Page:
[Satellite TODAY Insider 07-27-11] C-Com Satellite Systems’ second quarter 2011 revenues jumped 181.2 percent to $6.41 million compared with $2.2 million in the same period last year, with quarterly net profits nearly doubling to $1.2 million, the Canadian satellite hardware manufacturer announced July 26.
C-Com’s second-quarter operating profits also increased significantly from $786,363 last year to $1.67 million in 2011. The company also enjoyed a 49.2 percent boost in working capital to $10.37 million.
C-Com President and CEO Leslie Klein said that despite his company’s strong second-quarter performance, profits were negatively impacted by the continued growing strength of the Canadian dollar against the U.S. dollar, with a year-to-date loss on foreign exchange of $387,399 compared with a loss of $34,632 in the same period last year. C-Com’s overall revenues and the corresponding operating profit, however, were the largest ever reported in the company’s history.
“To a large extent, this is as a result of the multiple hundreds of iNetVu mobile system sales into Japan to deliver life saving satellite backhaul for cellular communications to the tsunami effected region of the country. In general, we have seen an upsurge of orders in the first half of this year, both from existing as well as new customers from around the world, indicating worldwide acceptance and continuous demand for our iNetVu mobile products,” said Klein.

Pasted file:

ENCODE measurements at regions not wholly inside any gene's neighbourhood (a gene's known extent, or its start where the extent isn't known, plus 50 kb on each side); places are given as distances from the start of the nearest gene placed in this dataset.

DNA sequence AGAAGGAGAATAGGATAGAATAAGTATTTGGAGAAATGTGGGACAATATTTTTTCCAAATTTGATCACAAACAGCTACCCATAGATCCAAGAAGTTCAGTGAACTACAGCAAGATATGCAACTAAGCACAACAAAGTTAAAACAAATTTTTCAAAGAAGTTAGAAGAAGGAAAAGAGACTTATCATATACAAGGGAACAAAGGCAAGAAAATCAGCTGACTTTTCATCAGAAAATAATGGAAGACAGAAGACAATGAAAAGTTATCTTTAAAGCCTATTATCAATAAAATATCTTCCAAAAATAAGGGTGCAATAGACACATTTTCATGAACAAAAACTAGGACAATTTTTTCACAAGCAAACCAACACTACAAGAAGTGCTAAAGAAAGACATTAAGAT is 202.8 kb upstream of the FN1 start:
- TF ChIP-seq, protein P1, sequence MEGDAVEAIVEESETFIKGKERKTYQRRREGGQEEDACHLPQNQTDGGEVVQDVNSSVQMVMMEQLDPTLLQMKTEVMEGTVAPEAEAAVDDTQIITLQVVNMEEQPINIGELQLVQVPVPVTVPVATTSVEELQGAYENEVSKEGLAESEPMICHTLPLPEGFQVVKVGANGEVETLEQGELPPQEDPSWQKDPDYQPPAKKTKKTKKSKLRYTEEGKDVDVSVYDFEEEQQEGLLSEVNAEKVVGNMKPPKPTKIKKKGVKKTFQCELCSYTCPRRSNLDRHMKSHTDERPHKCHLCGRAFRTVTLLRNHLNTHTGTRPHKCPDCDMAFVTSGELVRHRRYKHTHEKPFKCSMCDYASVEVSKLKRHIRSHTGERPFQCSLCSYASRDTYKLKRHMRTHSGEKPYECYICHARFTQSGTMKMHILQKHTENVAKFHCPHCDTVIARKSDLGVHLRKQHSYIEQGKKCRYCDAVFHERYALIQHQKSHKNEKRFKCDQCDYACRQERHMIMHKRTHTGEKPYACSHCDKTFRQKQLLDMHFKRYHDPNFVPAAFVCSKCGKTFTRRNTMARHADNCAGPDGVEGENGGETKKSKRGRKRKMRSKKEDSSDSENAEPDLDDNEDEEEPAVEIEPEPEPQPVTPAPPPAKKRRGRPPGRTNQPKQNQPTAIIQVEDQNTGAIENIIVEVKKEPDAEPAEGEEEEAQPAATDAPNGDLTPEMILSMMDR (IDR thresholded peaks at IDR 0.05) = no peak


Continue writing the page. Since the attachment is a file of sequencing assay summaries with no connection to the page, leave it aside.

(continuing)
C-Com iNetVu mobile proprietary antennas and services are primarily used in mobile applications by corporations, government agencies, the military, law enforcement agencies, homeland security, utility vehicles, oil and gas platforms, police, fire, medical and other security and emergency services with a need for affordable mobile two-way high-speed Internet over Satellite connectivity.
In May, C-Com received its largest iNetVu mobile antenna products order to-date from its Japanese reseller Telemann Communications in Tokyo. The order called for more than 100 iNetVu mobile antenna systems to be shipped within three days of an urgent request for assistance to replace downed cellular towers in the tsunami-affected regions of Japan.
“In a country like Japan where earthquakes are not uncommon, the C-COM antenna offers unmatched capabilities such as the unattended feature, which when enabled, automatically re-points the antenna to the satellite in case the earthquake has moved the system from its original position and disabled its ability to communicate,” Telemann Communications President Yoshiya Kato said in a statement.